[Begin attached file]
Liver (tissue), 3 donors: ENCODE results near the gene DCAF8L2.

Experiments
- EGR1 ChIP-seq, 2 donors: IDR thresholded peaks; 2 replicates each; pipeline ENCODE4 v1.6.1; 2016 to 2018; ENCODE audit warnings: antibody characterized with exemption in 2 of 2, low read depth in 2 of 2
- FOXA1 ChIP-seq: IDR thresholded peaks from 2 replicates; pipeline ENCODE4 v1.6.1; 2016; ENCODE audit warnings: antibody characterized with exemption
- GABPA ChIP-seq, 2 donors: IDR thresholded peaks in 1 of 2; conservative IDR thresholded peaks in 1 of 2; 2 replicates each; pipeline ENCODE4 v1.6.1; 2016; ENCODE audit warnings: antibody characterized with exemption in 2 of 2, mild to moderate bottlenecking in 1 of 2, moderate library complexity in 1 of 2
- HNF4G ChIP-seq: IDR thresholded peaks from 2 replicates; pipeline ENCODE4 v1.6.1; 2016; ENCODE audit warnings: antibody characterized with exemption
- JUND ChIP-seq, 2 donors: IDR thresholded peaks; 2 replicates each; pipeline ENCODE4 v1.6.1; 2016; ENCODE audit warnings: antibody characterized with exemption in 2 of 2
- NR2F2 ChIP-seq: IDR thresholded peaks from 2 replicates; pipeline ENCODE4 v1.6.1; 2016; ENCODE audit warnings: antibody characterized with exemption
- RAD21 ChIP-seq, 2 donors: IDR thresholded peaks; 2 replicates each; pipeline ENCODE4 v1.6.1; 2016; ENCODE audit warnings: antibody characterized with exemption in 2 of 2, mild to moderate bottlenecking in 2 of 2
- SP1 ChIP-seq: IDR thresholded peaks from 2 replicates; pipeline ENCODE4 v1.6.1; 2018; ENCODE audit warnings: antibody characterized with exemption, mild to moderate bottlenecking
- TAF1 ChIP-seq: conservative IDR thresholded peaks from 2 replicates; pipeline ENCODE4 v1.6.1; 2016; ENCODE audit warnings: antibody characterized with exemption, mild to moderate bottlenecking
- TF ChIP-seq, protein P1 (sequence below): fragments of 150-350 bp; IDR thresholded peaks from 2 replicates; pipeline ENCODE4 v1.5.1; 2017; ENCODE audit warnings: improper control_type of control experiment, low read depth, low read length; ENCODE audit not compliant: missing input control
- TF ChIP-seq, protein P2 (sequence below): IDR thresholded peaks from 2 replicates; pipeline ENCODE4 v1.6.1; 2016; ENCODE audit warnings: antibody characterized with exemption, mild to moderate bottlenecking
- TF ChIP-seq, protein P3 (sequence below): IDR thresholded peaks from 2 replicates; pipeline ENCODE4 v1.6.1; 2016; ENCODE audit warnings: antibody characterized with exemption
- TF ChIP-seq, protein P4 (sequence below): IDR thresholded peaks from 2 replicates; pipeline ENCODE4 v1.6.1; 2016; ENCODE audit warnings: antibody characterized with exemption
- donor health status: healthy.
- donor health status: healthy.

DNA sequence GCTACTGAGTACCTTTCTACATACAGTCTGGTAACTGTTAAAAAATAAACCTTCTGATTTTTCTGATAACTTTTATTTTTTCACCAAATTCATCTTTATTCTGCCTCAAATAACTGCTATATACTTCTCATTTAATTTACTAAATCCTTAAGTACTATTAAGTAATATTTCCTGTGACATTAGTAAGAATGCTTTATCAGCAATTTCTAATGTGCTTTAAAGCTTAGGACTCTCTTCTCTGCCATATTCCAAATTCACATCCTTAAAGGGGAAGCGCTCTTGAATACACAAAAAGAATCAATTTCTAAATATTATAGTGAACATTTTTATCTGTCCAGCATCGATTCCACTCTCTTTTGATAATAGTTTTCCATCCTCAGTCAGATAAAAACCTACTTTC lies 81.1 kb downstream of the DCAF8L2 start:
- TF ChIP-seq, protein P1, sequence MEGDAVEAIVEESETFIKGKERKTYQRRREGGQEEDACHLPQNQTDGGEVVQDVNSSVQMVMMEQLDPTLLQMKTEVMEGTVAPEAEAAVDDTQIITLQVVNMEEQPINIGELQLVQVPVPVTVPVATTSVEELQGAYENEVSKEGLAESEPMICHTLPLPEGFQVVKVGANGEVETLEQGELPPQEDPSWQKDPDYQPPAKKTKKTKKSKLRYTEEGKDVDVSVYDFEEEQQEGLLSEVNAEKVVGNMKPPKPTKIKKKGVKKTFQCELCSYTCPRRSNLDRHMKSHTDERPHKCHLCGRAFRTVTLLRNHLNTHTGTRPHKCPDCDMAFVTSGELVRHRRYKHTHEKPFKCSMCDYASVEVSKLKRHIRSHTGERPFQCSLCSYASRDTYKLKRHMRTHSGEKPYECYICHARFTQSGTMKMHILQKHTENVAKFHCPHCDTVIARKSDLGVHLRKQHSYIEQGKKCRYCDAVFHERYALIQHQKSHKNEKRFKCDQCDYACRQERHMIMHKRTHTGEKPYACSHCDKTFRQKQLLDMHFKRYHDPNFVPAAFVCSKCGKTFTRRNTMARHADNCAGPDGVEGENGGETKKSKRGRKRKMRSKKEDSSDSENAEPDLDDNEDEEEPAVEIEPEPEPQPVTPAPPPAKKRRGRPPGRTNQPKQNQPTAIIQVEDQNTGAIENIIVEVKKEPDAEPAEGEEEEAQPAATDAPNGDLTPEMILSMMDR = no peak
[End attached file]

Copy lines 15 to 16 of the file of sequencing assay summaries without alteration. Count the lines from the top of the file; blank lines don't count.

- TF ChIP-seq, protein P4 (sequence below): IDR thresholded peaks from 2 replicates; pipeline ENCODE4 v1.6.1; 2016; ENCODE audit warnings: antibody characterized with exemption
- donor health status: healthy.